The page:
Background: Impairment caused by alcohol is the leading risk factor for trauma. However, many physicians do not screen for alcohol use because of concerns about confidentiality and denial of insurance coverage. The purpose of this study was to examine objectively the confidentiality issues and insurance statutes affecting alcohol screening in trauma centers. Methods: We conducted a survey of insurance commissioners in all 50 states to determine the prevalence of statutes allowing denial of coverage for injuries sustained while impaired due to alcohol, reviewed state insurance laws, and reviewed federal regulations protecting the confidentiality of alcohol information in patients seeking alcohol treatment. Results: Special federal regulations protecting confidentiality of alcohol screening data depend on how such information is acquired and do not routinely cover trauma patients. Concerns about screening on insurance coverage are valid in 38 states. Conclusion: Segregating information about alcohol use in the medical record and assigning designated chemical dependency counselors to screen all trauma patients would provide confidentiality of alcohol information under current federal regulations, allowing denial of release of such information, except under subpoena.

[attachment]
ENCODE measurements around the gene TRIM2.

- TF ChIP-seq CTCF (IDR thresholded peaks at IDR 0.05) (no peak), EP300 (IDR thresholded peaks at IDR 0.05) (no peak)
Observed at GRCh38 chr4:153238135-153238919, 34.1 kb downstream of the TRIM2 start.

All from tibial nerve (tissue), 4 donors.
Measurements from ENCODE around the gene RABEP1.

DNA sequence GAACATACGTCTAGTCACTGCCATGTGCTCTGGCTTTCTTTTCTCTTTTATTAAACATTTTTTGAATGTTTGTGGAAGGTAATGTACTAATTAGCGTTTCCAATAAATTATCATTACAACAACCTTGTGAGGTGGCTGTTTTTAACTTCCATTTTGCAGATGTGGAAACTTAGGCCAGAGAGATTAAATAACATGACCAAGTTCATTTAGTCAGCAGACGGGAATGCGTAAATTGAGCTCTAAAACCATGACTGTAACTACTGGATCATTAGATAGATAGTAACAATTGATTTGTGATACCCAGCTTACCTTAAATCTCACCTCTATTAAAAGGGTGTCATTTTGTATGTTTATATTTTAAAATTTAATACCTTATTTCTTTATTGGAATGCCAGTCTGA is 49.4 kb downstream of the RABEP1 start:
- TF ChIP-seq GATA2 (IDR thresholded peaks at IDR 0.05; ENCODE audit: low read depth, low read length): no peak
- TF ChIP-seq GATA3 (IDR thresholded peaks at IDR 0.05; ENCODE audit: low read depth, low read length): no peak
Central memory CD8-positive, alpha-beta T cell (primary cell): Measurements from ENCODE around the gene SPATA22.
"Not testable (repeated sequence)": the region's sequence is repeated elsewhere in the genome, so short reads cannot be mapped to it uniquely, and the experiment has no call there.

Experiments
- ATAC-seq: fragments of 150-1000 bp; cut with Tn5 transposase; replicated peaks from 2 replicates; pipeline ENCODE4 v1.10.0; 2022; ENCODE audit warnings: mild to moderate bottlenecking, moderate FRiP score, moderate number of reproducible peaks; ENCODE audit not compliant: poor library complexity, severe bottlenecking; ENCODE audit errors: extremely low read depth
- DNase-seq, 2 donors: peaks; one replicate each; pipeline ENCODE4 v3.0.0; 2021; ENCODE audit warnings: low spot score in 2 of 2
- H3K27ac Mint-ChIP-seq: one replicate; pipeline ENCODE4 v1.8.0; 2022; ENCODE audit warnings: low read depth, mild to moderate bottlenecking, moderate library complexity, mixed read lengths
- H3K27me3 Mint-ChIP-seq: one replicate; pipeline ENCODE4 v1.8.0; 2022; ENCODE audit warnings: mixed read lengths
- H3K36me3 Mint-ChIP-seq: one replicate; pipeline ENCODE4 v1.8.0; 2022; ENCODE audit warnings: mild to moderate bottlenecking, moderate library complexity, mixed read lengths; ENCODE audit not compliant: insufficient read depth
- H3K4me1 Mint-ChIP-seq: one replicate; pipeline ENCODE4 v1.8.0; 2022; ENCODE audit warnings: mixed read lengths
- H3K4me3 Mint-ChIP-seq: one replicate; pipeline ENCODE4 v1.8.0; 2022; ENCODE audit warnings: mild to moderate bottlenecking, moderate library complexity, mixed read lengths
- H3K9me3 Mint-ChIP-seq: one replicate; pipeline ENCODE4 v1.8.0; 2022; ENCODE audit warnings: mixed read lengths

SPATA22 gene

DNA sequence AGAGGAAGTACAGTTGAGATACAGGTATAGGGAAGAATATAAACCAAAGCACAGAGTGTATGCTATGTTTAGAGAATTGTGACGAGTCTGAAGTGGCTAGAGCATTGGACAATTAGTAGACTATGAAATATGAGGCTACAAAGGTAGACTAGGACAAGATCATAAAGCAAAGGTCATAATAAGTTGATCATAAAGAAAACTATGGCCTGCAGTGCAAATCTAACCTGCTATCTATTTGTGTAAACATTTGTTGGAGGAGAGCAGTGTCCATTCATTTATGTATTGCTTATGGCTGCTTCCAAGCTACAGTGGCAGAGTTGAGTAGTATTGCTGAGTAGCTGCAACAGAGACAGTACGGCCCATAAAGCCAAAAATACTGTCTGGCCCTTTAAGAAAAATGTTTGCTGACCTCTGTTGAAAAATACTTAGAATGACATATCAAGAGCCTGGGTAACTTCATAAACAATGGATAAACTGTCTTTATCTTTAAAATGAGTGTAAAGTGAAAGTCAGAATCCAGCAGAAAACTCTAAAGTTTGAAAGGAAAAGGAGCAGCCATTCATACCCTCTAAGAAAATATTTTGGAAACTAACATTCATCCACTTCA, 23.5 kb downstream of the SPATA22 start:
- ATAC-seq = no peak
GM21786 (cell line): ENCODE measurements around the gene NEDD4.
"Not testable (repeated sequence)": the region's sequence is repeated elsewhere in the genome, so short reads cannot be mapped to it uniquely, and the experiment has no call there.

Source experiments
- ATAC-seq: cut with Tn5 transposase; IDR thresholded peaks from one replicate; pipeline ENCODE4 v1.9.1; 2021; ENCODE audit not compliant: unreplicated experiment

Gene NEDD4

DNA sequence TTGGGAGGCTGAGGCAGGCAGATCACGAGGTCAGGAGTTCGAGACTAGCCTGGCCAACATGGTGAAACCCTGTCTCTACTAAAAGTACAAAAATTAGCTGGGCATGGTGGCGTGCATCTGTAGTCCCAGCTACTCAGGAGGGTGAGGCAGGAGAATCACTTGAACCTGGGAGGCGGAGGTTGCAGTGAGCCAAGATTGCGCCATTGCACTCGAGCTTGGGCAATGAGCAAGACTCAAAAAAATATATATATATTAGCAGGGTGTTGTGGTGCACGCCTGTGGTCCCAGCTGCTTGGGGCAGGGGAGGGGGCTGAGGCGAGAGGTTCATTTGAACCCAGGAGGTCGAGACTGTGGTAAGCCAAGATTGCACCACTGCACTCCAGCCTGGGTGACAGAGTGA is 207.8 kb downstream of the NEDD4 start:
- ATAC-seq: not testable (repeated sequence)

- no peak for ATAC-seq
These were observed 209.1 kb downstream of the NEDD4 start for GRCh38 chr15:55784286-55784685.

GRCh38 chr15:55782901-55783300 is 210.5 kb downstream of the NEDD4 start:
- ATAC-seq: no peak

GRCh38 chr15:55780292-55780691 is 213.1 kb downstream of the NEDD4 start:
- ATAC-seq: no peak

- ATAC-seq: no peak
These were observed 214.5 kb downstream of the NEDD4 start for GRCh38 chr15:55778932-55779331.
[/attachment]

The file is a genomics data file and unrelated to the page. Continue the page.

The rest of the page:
|Original language||English (US)|
|Number of pages||4|
|Journal||Journal of Trauma - Injury, Infection and Critical Care|
|State||Published - Jan 1 2000|
ASJC Scopus subject areas
- Critical Care and Intensive Care Medicine